Exhibited for the first time on October 13, 1953 at Studio B 24 in Milan, they were conceived as an experiment in deconstructing the principles of painting on canvas; critically acclaimed, they were exhibited twice at MoMA in New York in May 1954 and October 1955 alongside illegible books and design works. The work immediately presented an innovative character: the transposition of the concept of painting to a cinematic scale.
It was late 1959 when Bruno Munari exhibited the Proiezioni dirette at the Galleria Danese in Piazza San Fedele 2 in Milan. The invitation to the opening night on December 10 reported, "Spectators are also allowed," ironically remarking the participatory intent of Munari's project: an art by everyone and not just an art for everyone. A collective performance almost a decade before art invaded the public scene in Italy.
From that encounter came the Proiezioni dirette in Danese's Children's Editions.

Bruno Munari, Rotore, 1993, painted aluminum, 140x10x10 cm
Part of the kinetic art experiments of which Munari was one of the inventors, together with Calder: art for the first time is in function to an external intervention: a revolutionary act against traditional art usually to be enjoyed in its immobility.

Bruno Munari, Polariscopio, 1990, metal, various materials, electrical components, 50x50x15 cm
"Then I did some research with polarized light -with an object that I call a polariscope - two Polaroid strips oriented one at 90° to the other -so the colors that you see are always complementary. This is an object of dynamic art, kinetic art, that I made in the 1950s. I had prepared slide slides, on one side a Polaroid, on the other side the glass. The light beam intercepts it with a second Polaroid, I rotate it and the colors change. I showed this in Cambridge, to Mr. Land, the inventor of the Polaroid, who was impressed and said, "But this is the art of the Polaroid, we have to do something with it." Because, you see, Land had always seen it as a substitute for Nicholas's prisms, for microscopic exploration, whereby according to the thicknesses and textures of the materials the colors changed. But Land had never seen it from the aesthetic aspect."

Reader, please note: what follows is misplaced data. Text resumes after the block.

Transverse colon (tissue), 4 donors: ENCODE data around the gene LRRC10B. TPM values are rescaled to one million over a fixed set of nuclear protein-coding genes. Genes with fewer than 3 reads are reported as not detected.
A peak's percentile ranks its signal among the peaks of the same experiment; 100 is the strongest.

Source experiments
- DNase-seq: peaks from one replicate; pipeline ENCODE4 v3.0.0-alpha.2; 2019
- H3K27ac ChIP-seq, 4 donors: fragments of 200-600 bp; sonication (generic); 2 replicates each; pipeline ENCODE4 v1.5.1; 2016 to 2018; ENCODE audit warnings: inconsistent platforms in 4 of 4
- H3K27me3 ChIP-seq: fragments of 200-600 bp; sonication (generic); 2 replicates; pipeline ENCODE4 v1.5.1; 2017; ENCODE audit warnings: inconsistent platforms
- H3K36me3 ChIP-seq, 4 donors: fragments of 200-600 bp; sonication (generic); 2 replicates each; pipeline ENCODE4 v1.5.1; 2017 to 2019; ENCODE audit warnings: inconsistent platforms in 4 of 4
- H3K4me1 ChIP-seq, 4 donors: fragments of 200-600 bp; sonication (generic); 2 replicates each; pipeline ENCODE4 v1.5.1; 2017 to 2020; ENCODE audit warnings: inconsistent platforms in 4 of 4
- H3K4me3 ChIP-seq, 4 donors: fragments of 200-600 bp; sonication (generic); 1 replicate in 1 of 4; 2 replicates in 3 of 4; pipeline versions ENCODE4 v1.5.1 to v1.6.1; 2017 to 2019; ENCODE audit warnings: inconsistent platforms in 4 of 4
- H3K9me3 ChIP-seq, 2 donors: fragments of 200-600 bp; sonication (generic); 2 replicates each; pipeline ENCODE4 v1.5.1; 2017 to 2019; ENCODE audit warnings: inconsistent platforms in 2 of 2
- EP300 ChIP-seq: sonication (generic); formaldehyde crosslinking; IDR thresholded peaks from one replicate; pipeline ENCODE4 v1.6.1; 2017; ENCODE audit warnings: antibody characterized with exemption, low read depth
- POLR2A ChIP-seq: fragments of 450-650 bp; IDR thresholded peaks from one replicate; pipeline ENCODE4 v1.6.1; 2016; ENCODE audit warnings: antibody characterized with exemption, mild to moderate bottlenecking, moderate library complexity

The effect of Polaroid film becomes visible by placing colorless material between a sandwich of filters; specifically with the rotating movement of the one closest to the observer, a virtual movement of the composition created by the artist is created. Munari designs both projections with the rotation of the polarizing filter in front of the projector lens and lightboxes with and without a motor, named Polariscope by the artist.

Bruno Munari, Rotori, 1994, plasticized collage, 40x6 cm
They fit into the path begun in 1933: the search for works of art in motion with useless machines, hanging objects, where all the elements are in harmonious relationship with each other, by size, shape, weight and color.

Bruno Munari, Guardiamoci negli occhi, 2003 Corraini Edizioni (first edition Lucini 1970) 15x4x14 cm
Born in 1969 as a gift, such that the first edition in 250 copies never went on the market. The theme of "faces" so dear to Munari here becomes a game related to the eyes and the different possibilities of seeing: "...mix the drawings, change the colors of the eyes, let us get used to looking at the world with the eyes of others..." Bruno Munari with these words gives an indication of use of the 25 colored cards all with holes for the eyes.

Bruno Munari, Occhiali paraluce, Corraini Edizioni (project Bruno Munari 1953) 20,5x20,5 cm
A perfect example of Munari's inventiveness and simplicity. In 1954, Munari patented the "Occhiali paraluce," a pair of sunglasses made from a single sheet of folded and cut cardboard. He said he was inspired by the way people protect their eyes from the sun with their hands.